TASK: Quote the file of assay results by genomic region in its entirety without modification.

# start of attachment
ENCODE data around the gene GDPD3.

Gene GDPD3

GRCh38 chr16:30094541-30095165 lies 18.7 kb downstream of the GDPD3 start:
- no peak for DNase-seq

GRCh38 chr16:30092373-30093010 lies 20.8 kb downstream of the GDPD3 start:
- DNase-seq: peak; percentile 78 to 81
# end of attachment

ENCODE data around the gene GDPD3.

Gene GDPD3

GRCh38 chr16:30094541-30095165 lies 18.7 kb downstream of the GDPD3 start:
- no peak for DNase-seq

GRCh38 chr16:30092373-30093010 lies 20.8 kb downstream of the GDPD3 start:
- DNase-seq: peak; percentile 78 to 81